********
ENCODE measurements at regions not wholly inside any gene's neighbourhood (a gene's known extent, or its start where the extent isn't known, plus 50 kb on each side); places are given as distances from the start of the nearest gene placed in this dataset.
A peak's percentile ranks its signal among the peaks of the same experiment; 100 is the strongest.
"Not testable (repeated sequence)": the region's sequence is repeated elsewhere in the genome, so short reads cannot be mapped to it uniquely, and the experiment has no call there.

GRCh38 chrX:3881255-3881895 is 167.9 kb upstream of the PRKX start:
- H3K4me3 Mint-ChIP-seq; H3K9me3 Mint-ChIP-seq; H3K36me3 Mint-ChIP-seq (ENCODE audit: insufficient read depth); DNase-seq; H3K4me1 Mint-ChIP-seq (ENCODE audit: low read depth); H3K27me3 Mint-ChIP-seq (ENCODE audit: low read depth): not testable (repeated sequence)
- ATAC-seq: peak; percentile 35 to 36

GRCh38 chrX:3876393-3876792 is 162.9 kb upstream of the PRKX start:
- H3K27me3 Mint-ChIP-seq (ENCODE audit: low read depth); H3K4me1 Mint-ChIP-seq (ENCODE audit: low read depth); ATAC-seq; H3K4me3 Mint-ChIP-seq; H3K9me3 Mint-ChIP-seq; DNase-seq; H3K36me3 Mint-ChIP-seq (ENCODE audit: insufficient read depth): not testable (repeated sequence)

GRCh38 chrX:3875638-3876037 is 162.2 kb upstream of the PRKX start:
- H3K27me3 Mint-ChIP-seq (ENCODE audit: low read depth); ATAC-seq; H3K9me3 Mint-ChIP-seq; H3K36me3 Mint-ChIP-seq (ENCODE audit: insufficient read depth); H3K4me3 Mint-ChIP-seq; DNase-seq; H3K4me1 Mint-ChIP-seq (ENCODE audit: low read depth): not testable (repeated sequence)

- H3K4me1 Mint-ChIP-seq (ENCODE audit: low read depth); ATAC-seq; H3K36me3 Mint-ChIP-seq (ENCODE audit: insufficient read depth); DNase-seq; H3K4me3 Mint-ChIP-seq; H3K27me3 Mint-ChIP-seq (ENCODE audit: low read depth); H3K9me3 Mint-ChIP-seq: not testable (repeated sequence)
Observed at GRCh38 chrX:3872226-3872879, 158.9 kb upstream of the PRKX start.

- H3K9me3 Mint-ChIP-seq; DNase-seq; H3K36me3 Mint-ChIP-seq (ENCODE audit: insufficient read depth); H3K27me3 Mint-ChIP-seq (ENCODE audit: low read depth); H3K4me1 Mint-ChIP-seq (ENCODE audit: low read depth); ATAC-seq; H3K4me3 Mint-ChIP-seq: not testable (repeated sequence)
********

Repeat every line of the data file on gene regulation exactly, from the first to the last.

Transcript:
ENCODE measurements at regions not wholly inside any gene's neighbourhood (a gene's known extent, or its start where the extent isn't known, plus 50 kb on each side); places are given as distances from the start of the nearest gene placed in this dataset.
A peak's percentile ranks its signal among the peaks of the same experiment; 100 is the strongest.
"Not testable (repeated sequence)": the region's sequence is repeated elsewhere in the genome, so short reads cannot be mapped to it uniquely, and the experiment has no call there.

GRCh38 chrX:3881255-3881895 is 167.9 kb upstream of the PRKX start:
- H3K4me3 Mint-ChIP-seq; H3K9me3 Mint-ChIP-seq; H3K36me3 Mint-ChIP-seq (ENCODE audit: insufficient read depth); DNase-seq; H3K4me1 Mint-ChIP-seq (ENCODE audit: low read depth); H3K27me3 Mint-ChIP-seq (ENCODE audit: low read depth): not testable (repeated sequence)
- ATAC-seq: peak; percentile 35 to 36

GRCh38 chrX:3876393-3876792 is 162.9 kb upstream of the PRKX start:
- H3K27me3 Mint-ChIP-seq (ENCODE audit: low read depth); H3K4me1 Mint-ChIP-seq (ENCODE audit: low read depth); ATAC-seq; H3K4me3 Mint-ChIP-seq; H3K9me3 Mint-ChIP-seq; DNase-seq; H3K36me3 Mint-ChIP-seq (ENCODE audit: insufficient read depth): not testable (repeated sequence)

GRCh38 chrX:3875638-3876037 is 162.2 kb upstream of the PRKX start:
- H3K27me3 Mint-ChIP-seq (ENCODE audit: low read depth); ATAC-seq; H3K9me3 Mint-ChIP-seq; H3K36me3 Mint-ChIP-seq (ENCODE audit: insufficient read depth); H3K4me3 Mint-ChIP-seq; DNase-seq; H3K4me1 Mint-ChIP-seq (ENCODE audit: low read depth): not testable (repeated sequence)

- H3K4me1 Mint-ChIP-seq (ENCODE audit: low read depth); ATAC-seq; H3K36me3 Mint-ChIP-seq (ENCODE audit: insufficient read depth); DNase-seq; H3K4me3 Mint-ChIP-seq; H3K27me3 Mint-ChIP-seq (ENCODE audit: low read depth); H3K9me3 Mint-ChIP-seq: not testable (repeated sequence)
Observed at GRCh38 chrX:3872226-3872879, 158.9 kb upstream of the PRKX start.

- H3K9me3 Mint-ChIP-seq; DNase-seq; H3K36me3 Mint-ChIP-seq (ENCODE audit: insufficient read depth); H3K27me3 Mint-ChIP-seq (ENCODE audit: low read depth); H3K4me1 Mint-ChIP-seq (ENCODE audit: low read depth); ATAC-seq; H3K4me3 Mint-ChIP-seq: not testable (repeated sequence)